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Keyboarding Practice

Teaching Keyboarding: More Than Just Typing

While schools are moving from the computer lab environment to integrating computers into the classroom, many teachers do not consider teaching the art/science of keyboarding.

Teaching keyboarding is not fast and simple. Years ago many high school students took typing classes. Typically taught by a business education type teacher, students learned correct typing technique and posture while trying to increase speed and accuracy. Some passed with flying colors, some got by only to use the hunt and peck method.

While keyboarding skills are necessary, many children are learning to manipulate keyboards at an early age. First graders are still learning to put together words and sentences. In addition their fingers and fine motor skills haven’t developed for properly learning to move about the keyboard, so it really doesn’t make sense to try and teach them real keyboarding skills. Yet unfortunately, students simply develop bad habits by the time they are developmentally ready to really learn and understand keyboarding. Keyboarding is an important psycho-motor skill that all students need to learn, but that fact is not being recognized. Years of research have been done on the correct way to teach keyboarding skills. There is a reason for those aaa sss asa asdf drills. There is also a reason those high schoolers went to class on a daily schedule to learn typing. It simply doesn’t work when you only seem them once every five or six days in a rotation in an elementary setting. Certainly introducing children to the home row keys, showing them video clips of “typing” class and facilitating dialogue about the importance of proper keyboarding is a great start in the elementary classroom any where from 3rd-5th grade.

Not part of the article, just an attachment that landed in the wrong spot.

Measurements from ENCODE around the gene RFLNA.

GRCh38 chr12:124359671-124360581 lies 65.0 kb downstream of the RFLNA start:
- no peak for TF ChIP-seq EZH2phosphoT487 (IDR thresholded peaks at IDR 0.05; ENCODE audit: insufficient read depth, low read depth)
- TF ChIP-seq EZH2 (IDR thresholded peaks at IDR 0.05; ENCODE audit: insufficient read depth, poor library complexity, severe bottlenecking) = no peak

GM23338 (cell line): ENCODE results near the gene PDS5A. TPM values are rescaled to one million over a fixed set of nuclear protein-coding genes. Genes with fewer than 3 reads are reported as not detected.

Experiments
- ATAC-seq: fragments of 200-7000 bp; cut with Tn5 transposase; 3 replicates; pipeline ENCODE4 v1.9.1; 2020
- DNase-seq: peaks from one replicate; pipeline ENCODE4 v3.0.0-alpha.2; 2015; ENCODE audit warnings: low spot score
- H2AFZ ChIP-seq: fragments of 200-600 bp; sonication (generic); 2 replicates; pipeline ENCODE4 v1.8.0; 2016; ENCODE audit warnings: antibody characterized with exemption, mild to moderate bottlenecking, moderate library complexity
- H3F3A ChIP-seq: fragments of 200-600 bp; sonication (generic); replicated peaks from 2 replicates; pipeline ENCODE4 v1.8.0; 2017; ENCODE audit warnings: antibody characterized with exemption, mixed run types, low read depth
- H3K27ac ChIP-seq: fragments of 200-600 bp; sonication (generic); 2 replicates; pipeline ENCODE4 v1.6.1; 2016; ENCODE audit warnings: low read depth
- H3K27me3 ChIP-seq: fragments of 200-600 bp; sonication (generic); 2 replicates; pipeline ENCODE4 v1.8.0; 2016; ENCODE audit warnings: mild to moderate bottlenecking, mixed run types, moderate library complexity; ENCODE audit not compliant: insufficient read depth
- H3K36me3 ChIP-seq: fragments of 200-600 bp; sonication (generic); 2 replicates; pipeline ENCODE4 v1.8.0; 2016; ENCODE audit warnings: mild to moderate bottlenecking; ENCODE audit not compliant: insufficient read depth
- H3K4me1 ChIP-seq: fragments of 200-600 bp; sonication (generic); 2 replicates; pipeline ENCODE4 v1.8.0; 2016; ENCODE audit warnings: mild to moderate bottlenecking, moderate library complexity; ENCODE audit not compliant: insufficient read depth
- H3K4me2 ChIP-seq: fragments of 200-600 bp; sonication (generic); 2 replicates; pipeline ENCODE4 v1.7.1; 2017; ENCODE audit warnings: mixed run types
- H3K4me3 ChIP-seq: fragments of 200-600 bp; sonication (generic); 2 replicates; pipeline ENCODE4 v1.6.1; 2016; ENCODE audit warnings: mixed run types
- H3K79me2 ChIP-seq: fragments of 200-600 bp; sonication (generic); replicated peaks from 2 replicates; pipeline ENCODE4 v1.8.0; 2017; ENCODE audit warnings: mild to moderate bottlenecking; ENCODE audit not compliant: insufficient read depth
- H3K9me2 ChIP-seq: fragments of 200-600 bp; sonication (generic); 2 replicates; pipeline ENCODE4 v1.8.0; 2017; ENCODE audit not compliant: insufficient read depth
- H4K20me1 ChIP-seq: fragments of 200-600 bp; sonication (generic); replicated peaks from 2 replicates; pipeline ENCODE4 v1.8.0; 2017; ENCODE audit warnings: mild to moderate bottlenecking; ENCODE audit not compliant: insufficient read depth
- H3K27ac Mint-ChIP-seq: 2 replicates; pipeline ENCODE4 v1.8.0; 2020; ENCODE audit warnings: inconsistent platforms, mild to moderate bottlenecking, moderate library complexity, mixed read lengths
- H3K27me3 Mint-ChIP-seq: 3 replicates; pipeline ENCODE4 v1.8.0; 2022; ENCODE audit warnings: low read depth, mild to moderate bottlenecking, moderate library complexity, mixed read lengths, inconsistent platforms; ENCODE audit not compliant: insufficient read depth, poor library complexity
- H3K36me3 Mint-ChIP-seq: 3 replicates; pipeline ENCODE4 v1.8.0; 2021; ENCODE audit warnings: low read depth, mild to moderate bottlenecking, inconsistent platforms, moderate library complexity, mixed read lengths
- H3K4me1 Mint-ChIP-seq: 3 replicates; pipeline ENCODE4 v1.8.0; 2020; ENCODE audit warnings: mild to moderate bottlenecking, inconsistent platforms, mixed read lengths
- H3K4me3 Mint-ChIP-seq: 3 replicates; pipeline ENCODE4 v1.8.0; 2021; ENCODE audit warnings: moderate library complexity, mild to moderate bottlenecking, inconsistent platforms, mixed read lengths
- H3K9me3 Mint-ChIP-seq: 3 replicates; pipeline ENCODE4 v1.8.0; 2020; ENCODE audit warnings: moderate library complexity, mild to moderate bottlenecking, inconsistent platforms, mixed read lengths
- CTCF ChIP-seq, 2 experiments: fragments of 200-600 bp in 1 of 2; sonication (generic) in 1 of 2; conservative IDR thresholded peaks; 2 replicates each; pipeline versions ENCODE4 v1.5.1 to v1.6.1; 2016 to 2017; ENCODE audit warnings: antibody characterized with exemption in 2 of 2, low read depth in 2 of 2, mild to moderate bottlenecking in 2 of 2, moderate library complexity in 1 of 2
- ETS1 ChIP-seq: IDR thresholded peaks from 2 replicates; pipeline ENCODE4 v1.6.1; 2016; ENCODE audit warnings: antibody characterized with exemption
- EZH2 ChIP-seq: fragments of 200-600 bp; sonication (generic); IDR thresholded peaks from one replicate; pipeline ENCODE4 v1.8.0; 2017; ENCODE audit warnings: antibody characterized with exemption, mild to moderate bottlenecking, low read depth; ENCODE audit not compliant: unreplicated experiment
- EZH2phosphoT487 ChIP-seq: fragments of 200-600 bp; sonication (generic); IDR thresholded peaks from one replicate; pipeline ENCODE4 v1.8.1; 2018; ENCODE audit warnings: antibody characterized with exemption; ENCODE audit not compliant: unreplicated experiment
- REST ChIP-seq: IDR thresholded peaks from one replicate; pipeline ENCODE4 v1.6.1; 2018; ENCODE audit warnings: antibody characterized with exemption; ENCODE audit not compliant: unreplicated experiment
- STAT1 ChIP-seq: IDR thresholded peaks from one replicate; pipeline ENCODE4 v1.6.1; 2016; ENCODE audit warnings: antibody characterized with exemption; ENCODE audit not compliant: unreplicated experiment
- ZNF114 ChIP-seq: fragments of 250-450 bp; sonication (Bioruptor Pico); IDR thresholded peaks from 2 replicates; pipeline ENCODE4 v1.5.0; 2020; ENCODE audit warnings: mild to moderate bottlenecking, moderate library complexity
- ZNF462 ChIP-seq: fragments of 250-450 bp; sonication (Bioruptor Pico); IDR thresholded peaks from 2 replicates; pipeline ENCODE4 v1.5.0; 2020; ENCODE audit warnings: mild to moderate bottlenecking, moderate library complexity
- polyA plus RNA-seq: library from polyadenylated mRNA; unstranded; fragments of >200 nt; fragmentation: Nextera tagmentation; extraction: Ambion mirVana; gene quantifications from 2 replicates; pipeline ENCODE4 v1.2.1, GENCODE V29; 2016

The sites listed on this page are great for helping introduce your students to the fundamentals of keyboarding at the elementary level and a great resource for center time if you have computers in your classroom. Keyboarding software programs such as Mavis Beacon would be used for older students that attend a regular scheduled keyboarding class.

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